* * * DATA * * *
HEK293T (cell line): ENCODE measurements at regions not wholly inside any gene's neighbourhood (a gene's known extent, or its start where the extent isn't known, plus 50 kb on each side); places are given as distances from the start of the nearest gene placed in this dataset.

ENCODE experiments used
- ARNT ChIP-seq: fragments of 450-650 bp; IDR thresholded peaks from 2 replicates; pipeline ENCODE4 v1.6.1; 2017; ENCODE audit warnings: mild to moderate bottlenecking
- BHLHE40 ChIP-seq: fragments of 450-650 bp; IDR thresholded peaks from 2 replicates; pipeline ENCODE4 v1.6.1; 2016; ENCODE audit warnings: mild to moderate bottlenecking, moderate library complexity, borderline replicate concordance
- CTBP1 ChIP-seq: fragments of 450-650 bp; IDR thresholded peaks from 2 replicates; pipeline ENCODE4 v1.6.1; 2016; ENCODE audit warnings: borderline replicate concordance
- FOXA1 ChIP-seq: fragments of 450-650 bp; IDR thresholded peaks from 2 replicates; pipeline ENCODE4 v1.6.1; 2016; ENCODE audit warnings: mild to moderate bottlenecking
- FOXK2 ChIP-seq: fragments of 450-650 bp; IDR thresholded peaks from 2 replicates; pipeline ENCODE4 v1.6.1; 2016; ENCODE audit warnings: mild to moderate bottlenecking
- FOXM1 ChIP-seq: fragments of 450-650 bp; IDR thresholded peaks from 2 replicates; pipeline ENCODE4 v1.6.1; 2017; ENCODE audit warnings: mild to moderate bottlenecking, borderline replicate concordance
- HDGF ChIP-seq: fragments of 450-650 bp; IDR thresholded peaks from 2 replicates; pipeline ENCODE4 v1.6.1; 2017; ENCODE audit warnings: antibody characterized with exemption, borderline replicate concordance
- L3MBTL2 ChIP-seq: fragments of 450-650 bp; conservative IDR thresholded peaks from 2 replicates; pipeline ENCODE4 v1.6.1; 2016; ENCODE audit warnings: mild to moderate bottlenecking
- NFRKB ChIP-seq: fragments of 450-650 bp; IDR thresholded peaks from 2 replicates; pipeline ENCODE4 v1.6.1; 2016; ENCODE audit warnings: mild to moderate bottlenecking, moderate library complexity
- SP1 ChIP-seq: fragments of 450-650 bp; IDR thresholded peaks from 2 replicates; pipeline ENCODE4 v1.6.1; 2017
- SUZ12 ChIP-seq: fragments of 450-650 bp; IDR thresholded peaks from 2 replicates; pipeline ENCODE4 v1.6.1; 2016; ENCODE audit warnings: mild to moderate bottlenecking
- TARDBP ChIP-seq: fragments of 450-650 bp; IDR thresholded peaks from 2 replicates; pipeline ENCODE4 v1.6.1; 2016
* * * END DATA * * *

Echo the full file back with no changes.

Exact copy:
HEK293T (cell line): ENCODE measurements at regions not wholly inside any gene's neighbourhood (a gene's known extent, or its start where the extent isn't known, plus 50 kb on each side); places are given as distances from the start of the nearest gene placed in this dataset.

ENCODE experiments used
- ARNT ChIP-seq: fragments of 450-650 bp; IDR thresholded peaks from 2 replicates; pipeline ENCODE4 v1.6.1; 2017; ENCODE audit warnings: mild to moderate bottlenecking
- BHLHE40 ChIP-seq: fragments of 450-650 bp; IDR thresholded peaks from 2 replicates; pipeline ENCODE4 v1.6.1; 2016; ENCODE audit warnings: mild to moderate bottlenecking, moderate library complexity, borderline replicate concordance
- CTBP1 ChIP-seq: fragments of 450-650 bp; IDR thresholded peaks from 2 replicates; pipeline ENCODE4 v1.6.1; 2016; ENCODE audit warnings: borderline replicate concordance
- FOXA1 ChIP-seq: fragments of 450-650 bp; IDR thresholded peaks from 2 replicates; pipeline ENCODE4 v1.6.1; 2016; ENCODE audit warnings: mild to moderate bottlenecking
- FOXK2 ChIP-seq: fragments of 450-650 bp; IDR thresholded peaks from 2 replicates; pipeline ENCODE4 v1.6.1; 2016; ENCODE audit warnings: mild to moderate bottlenecking
- FOXM1 ChIP-seq: fragments of 450-650 bp; IDR thresholded peaks from 2 replicates; pipeline ENCODE4 v1.6.1; 2017; ENCODE audit warnings: mild to moderate bottlenecking, borderline replicate concordance
- HDGF ChIP-seq: fragments of 450-650 bp; IDR thresholded peaks from 2 replicates; pipeline ENCODE4 v1.6.1; 2017; ENCODE audit warnings: antibody characterized with exemption, borderline replicate concordance
- L3MBTL2 ChIP-seq: fragments of 450-650 bp; conservative IDR thresholded peaks from 2 replicates; pipeline ENCODE4 v1.6.1; 2016; ENCODE audit warnings: mild to moderate bottlenecking
- NFRKB ChIP-seq: fragments of 450-650 bp; IDR thresholded peaks from 2 replicates; pipeline ENCODE4 v1.6.1; 2016; ENCODE audit warnings: mild to moderate bottlenecking, moderate library complexity
- SP1 ChIP-seq: fragments of 450-650 bp; IDR thresholded peaks from 2 replicates; pipeline ENCODE4 v1.6.1; 2017
- SUZ12 ChIP-seq: fragments of 450-650 bp; IDR thresholded peaks from 2 replicates; pipeline ENCODE4 v1.6.1; 2016; ENCODE audit warnings: mild to moderate bottlenecking
- TARDBP ChIP-seq: fragments of 450-650 bp; IDR thresholded peaks from 2 replicates; pipeline ENCODE4 v1.6.1; 2016